Consumer needs timber frame inspector. Someone help her please.

----- Original Message -----
From: Lynette Williams
Sent: Monday, February 12, 2007 8:43 AM
Subject: Need help

*Dear Sirs:

We have entered into a contract to purchase a timber framed home in
Mitchell County, North Carolina. We have had a conventional inspector
look at the home. There is concern because of timber used in the
framing. It is Poplar that was cut from the property. There is some
bowing & twisting of the beams. We are concerned about the lack of
drying done on the timber and overall construction.

We would like some names of inspectors in this area that are experts in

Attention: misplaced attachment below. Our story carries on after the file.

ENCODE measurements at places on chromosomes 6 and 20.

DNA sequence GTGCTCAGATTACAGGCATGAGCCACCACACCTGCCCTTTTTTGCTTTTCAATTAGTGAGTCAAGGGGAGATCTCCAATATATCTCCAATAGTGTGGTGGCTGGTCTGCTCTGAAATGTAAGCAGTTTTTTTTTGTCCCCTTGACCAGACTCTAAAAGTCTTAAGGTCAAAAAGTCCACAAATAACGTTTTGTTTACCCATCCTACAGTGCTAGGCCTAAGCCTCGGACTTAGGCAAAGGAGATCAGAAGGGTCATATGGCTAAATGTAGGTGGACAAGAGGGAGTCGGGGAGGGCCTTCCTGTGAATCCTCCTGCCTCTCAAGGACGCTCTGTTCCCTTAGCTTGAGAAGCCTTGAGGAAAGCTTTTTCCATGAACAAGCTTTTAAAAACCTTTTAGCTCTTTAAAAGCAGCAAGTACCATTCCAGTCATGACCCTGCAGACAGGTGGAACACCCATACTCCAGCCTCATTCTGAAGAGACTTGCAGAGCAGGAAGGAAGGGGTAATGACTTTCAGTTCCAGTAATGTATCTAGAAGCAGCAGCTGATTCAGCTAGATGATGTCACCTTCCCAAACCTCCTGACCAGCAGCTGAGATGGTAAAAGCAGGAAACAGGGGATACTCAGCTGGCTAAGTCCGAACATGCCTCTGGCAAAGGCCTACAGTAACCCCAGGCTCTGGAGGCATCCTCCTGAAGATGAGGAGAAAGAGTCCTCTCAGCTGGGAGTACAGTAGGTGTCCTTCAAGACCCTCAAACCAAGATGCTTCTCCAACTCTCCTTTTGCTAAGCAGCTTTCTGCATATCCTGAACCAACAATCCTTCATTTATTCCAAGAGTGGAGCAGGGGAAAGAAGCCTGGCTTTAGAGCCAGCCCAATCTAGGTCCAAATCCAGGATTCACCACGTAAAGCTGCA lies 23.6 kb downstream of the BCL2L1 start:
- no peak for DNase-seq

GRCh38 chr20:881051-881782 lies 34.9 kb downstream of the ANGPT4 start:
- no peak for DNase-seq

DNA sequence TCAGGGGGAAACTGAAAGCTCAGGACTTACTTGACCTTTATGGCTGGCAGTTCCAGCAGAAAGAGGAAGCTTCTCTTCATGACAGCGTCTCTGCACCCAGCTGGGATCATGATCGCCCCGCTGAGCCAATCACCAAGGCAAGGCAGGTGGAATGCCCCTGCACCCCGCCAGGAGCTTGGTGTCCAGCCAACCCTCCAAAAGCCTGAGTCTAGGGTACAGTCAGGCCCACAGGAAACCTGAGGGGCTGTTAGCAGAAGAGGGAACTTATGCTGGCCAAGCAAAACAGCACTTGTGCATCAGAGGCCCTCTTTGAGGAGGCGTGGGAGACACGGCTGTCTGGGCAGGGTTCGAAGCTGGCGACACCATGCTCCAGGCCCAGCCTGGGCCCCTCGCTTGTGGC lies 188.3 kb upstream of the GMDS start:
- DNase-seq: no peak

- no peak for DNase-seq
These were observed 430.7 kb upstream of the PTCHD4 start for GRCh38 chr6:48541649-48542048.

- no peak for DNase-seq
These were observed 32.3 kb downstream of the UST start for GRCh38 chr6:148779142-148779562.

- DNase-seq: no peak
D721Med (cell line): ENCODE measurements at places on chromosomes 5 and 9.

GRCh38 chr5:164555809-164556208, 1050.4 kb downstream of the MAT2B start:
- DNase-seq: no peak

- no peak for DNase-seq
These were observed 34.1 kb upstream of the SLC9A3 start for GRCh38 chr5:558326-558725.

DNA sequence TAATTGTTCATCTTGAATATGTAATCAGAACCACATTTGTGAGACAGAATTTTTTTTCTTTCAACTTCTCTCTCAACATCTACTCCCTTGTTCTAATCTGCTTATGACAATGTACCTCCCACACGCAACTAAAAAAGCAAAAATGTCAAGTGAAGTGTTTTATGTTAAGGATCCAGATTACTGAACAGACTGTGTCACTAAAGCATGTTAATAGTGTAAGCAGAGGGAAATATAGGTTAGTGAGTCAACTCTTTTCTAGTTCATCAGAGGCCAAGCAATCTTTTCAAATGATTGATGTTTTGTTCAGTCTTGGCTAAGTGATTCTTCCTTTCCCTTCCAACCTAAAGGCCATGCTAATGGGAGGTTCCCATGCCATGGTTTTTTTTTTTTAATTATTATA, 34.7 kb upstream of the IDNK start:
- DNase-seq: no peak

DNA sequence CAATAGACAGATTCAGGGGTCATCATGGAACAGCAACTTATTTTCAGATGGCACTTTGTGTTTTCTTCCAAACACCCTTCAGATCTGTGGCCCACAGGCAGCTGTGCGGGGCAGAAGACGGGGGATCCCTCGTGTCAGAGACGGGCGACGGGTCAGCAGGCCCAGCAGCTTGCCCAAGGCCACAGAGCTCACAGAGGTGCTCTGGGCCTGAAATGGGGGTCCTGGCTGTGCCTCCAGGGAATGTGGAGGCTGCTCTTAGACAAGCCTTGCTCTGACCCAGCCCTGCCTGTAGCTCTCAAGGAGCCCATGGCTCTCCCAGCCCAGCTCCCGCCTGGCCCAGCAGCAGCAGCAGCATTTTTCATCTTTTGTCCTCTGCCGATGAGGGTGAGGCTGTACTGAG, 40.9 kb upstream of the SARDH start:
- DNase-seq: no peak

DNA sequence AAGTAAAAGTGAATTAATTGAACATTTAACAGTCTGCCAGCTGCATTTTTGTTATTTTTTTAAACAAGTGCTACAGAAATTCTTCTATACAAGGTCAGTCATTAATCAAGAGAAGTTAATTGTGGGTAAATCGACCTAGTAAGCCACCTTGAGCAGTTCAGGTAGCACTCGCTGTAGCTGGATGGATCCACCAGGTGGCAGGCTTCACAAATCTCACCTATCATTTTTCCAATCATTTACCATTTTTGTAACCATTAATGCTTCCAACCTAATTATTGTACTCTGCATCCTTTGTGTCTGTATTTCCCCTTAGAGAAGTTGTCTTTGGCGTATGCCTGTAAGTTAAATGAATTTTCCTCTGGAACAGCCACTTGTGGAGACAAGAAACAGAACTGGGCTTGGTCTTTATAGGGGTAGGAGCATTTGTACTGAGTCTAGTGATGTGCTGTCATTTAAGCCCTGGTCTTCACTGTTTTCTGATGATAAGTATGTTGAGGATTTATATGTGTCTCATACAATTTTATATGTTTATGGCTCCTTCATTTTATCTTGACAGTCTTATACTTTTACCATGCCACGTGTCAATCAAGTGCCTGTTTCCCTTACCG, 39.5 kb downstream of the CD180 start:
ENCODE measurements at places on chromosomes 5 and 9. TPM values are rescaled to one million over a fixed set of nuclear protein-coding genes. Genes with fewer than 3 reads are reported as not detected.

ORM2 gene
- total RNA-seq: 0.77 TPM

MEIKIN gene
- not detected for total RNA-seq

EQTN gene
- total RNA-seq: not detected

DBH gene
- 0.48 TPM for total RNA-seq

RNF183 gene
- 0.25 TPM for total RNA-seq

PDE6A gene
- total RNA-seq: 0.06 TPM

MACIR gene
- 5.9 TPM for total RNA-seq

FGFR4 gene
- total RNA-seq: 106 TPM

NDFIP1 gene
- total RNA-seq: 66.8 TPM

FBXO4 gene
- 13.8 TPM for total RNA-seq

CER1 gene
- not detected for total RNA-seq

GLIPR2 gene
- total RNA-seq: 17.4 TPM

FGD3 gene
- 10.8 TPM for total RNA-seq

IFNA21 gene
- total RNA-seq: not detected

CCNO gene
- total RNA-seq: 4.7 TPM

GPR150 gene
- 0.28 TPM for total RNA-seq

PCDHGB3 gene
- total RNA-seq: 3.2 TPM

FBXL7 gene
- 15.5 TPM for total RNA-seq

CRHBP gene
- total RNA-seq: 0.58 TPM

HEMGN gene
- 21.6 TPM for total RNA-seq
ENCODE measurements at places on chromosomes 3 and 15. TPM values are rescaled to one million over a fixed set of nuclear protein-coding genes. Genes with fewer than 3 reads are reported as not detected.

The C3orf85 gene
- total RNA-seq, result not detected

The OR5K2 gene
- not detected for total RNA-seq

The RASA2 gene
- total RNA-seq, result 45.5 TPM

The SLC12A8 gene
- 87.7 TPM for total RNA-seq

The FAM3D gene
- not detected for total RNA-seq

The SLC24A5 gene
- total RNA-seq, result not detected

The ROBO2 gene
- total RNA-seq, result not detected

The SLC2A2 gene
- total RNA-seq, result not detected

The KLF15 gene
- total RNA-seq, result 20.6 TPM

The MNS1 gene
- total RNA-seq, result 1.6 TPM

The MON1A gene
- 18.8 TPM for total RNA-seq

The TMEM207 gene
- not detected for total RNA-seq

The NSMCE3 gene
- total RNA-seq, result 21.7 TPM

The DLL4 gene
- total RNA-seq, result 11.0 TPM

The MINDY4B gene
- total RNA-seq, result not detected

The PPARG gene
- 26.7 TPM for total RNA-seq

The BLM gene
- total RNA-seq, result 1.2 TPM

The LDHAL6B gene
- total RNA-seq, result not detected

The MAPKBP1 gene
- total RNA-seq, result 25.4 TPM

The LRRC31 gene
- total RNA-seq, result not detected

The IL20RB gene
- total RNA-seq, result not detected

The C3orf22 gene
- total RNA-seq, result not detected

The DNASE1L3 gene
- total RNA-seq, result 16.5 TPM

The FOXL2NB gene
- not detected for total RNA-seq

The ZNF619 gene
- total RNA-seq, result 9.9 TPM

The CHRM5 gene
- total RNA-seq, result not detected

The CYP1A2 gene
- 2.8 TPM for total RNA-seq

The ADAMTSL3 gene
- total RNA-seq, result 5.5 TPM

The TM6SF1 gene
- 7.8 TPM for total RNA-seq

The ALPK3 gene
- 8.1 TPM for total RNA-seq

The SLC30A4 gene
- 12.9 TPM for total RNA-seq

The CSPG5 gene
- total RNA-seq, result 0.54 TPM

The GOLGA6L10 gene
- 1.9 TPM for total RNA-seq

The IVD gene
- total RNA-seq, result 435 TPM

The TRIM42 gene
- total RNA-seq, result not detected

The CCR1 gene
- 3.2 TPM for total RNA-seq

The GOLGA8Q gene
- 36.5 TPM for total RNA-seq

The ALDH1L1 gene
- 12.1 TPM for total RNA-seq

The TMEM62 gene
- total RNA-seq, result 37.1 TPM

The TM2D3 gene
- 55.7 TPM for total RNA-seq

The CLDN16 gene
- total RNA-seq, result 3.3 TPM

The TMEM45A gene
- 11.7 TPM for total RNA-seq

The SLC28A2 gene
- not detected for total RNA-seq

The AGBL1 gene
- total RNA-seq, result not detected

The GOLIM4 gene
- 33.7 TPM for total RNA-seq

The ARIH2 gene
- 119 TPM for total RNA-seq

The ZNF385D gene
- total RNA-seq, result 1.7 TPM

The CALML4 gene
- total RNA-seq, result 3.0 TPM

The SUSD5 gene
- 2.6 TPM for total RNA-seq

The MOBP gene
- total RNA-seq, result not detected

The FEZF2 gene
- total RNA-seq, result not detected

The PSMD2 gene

inspecting timber framed homes.

Thank you for your help.

Lynette Williams*

I own a 175 year old post and beam colonial, it is timber framed but with hemlock and pegged together at the mortise and tenon joints with oak Peg’s. The beams have all twisted and checked over the years but is as sound as the day it was built.

I know, different region and different material but usually when these frames are put together they are very stable.

If it were me buying this structure I would have the framing system inspected by a licensed structural engineer, preferably someone experienced in designing structures utilizing heavy timber framing. If improperly dried lumber was used to frame the structure, there may be issues even seasoned (pun intended!) home inspectors might not be aware of. Of course that won’t be cheap, but buying a home with structural problems wouldn’t be cheap either.

Ted is one, if not the best :smiley: